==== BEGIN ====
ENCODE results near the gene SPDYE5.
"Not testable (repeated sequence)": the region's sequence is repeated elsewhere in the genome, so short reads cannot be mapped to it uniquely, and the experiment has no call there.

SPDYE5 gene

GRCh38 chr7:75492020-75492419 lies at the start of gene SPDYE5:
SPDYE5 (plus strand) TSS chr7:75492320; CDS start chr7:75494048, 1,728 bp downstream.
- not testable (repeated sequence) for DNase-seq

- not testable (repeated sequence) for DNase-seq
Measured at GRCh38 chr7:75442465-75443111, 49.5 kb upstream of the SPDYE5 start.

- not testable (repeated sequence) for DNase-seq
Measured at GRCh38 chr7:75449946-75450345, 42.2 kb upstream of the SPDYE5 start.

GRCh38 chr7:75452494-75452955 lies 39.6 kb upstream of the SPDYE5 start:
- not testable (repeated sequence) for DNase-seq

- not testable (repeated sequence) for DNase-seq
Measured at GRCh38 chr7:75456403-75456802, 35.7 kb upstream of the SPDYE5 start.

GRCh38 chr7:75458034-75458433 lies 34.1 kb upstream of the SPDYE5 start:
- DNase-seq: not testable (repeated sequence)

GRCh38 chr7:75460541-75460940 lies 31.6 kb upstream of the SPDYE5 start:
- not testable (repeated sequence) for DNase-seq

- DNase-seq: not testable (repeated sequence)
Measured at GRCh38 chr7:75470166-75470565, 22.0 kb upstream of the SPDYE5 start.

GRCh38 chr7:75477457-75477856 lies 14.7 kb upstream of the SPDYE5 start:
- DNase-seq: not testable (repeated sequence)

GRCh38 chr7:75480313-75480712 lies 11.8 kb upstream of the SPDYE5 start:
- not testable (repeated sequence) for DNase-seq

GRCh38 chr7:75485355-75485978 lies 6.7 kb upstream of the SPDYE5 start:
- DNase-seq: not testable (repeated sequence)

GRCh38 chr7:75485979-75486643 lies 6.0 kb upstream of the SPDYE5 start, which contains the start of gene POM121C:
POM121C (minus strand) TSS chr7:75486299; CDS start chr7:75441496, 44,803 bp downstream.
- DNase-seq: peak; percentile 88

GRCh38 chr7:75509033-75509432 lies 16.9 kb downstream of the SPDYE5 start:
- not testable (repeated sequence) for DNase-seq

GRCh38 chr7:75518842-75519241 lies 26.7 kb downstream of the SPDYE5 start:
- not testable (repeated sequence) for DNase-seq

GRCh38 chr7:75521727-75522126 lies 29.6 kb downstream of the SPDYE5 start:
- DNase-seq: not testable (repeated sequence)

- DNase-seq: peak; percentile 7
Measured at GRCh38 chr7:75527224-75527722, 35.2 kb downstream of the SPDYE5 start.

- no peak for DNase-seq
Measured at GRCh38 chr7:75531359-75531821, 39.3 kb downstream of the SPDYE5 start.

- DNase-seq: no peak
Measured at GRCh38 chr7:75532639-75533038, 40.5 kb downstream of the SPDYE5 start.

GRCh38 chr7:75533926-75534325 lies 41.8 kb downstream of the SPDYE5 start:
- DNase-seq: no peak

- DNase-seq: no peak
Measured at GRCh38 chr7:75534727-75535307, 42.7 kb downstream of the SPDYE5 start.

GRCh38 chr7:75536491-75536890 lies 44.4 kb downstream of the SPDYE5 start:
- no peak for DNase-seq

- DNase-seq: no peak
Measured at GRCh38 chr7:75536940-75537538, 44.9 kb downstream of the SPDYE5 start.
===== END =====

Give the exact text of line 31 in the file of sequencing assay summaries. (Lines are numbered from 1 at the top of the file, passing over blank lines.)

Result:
- not testable (repeated sequence) for DNase-seq